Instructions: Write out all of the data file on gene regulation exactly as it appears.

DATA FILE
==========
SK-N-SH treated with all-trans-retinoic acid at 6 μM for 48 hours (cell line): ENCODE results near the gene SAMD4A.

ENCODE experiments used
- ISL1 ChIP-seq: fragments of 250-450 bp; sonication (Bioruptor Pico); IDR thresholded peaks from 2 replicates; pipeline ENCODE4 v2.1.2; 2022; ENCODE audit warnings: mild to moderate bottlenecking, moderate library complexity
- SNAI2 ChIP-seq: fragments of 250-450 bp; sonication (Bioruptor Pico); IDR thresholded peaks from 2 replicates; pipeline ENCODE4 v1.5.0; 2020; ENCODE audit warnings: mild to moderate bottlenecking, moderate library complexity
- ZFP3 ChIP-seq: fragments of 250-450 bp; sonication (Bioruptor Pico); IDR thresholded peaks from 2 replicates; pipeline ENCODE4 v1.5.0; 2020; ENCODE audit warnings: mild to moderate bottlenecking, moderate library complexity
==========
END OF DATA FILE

SK-N-SH treated with all-trans-retinoic acid at 6 μM for 48 hours (cell line): ENCODE results near the gene SAMD4A.

ENCODE experiments used
- ISL1 ChIP-seq: fragments of 250-450 bp; sonication (Bioruptor Pico); IDR thresholded peaks from 2 replicates; pipeline ENCODE4 v2.1.2; 2022; ENCODE audit warnings: mild to moderate bottlenecking, moderate library complexity
- SNAI2 ChIP-seq: fragments of 250-450 bp; sonication (Bioruptor Pico); IDR thresholded peaks from 2 replicates; pipeline ENCODE4 v1.5.0; 2020; ENCODE audit warnings: mild to moderate bottlenecking, moderate library complexity
- ZFP3 ChIP-seq: fragments of 250-450 bp; sonication (Bioruptor Pico); IDR thresholded peaks from 2 replicates; pipeline ENCODE4 v1.5.0; 2020; ENCODE audit warnings: mild to moderate bottlenecking, moderate library complexity